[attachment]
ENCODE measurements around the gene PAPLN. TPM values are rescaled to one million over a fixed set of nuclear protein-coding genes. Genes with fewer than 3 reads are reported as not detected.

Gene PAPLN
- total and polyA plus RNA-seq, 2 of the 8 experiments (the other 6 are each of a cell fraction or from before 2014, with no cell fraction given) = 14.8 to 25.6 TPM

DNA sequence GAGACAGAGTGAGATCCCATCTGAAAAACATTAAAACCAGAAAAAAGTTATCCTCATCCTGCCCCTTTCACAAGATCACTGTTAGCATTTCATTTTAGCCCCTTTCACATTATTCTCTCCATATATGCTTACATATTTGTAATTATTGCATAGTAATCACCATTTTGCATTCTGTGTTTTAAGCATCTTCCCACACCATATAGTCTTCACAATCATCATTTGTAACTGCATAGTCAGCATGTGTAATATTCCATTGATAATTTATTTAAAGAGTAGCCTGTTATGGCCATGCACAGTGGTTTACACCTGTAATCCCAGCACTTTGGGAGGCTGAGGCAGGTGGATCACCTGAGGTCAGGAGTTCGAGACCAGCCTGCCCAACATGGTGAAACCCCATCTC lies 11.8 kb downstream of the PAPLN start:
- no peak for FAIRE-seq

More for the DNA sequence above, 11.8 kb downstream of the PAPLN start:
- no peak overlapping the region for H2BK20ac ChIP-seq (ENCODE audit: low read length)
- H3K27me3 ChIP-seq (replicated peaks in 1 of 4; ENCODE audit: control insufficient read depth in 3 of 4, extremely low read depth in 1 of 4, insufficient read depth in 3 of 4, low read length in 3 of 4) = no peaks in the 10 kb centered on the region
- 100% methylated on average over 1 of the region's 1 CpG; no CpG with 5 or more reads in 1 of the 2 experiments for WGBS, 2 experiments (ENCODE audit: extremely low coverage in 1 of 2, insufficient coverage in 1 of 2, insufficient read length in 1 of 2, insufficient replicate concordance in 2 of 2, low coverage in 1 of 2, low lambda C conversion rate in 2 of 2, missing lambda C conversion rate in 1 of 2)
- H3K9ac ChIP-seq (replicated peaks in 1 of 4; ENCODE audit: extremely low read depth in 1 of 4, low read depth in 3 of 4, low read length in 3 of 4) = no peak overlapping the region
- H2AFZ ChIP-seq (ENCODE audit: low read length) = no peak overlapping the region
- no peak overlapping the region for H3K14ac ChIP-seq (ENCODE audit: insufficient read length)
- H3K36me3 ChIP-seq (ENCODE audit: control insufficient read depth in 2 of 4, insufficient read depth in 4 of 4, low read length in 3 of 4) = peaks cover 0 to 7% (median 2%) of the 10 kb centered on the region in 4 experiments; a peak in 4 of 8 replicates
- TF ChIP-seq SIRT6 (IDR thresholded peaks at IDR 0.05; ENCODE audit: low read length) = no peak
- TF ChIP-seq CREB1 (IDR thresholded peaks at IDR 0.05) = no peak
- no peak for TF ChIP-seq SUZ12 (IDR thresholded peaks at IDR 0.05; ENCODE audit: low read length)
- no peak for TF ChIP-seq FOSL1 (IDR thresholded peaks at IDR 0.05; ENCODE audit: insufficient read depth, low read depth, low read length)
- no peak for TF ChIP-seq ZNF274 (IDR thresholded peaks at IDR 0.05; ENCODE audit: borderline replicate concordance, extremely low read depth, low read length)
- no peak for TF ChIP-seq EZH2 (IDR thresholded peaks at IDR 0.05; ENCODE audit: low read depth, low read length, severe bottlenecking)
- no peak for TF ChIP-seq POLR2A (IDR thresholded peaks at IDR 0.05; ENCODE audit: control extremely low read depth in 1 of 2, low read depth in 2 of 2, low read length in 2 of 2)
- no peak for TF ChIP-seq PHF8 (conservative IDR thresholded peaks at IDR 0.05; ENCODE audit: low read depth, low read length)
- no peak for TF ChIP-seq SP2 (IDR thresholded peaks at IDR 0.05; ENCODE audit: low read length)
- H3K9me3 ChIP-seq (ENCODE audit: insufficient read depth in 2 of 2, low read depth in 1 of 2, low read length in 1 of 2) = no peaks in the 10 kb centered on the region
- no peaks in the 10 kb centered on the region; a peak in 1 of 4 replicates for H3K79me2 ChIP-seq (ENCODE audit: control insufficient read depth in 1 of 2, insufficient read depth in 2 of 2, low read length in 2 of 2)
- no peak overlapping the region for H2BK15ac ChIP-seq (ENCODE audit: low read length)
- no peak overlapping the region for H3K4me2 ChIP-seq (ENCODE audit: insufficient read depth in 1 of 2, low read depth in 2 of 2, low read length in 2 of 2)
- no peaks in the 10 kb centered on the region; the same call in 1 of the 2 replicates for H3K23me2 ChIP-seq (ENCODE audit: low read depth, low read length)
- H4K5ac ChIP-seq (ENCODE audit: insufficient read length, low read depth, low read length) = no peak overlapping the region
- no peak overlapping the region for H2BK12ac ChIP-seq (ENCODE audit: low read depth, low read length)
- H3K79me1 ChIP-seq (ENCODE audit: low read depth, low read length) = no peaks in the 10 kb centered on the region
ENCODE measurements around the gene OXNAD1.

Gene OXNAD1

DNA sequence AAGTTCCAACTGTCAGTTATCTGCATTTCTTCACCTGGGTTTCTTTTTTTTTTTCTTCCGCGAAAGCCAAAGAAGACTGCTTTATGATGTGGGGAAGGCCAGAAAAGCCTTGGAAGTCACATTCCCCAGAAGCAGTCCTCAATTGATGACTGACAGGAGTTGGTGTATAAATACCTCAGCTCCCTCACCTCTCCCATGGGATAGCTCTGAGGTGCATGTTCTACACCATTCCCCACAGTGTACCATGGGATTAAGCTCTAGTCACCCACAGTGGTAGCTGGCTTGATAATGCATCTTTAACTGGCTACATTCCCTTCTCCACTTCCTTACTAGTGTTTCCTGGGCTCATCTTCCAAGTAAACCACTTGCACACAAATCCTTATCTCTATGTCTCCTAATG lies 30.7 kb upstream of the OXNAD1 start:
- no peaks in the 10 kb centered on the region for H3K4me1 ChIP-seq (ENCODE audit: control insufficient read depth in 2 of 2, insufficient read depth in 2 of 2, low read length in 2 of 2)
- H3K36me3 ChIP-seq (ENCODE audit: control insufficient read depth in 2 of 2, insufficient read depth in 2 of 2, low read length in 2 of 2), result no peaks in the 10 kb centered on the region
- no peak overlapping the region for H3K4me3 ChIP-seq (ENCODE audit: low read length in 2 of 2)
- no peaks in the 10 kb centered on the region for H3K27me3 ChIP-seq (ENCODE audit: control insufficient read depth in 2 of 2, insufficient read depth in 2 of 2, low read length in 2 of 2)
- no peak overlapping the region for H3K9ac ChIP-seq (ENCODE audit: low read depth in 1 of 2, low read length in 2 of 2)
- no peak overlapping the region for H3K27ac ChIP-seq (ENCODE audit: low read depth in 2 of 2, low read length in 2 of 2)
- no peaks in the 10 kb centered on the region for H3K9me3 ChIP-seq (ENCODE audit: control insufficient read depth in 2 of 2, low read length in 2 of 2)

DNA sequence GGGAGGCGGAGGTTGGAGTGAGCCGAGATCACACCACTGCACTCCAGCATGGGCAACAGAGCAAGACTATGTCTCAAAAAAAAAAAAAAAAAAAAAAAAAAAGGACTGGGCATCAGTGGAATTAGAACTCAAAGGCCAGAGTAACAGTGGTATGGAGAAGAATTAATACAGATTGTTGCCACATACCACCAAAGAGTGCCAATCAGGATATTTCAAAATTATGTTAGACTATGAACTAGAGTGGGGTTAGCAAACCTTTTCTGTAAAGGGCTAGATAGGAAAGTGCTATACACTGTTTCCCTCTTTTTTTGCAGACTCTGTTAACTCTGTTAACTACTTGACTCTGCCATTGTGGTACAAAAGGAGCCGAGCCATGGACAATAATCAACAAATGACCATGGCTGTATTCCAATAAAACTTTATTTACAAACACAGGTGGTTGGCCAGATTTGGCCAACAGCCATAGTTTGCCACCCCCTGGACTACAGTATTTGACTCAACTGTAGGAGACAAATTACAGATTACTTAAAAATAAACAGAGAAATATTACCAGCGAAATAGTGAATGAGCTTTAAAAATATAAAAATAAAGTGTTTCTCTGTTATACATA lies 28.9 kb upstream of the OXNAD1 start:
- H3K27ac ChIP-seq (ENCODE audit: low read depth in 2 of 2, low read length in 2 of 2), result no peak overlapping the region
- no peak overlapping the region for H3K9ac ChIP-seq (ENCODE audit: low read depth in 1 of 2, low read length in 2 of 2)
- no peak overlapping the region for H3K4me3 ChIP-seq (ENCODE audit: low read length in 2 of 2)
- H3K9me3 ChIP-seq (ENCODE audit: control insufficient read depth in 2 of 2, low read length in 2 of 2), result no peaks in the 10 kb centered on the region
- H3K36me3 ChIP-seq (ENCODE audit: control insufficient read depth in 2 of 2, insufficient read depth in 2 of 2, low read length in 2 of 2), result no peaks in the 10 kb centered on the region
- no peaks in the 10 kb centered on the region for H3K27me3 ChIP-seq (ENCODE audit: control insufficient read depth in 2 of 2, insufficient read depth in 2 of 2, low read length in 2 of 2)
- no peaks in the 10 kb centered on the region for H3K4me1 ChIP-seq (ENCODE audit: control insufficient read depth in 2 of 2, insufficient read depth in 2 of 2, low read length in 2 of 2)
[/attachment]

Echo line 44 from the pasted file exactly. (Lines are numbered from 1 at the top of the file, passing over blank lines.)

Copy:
- no peak overlapping the region for H3K4me3 ChIP-seq (ENCODE audit: low read length in 2 of 2)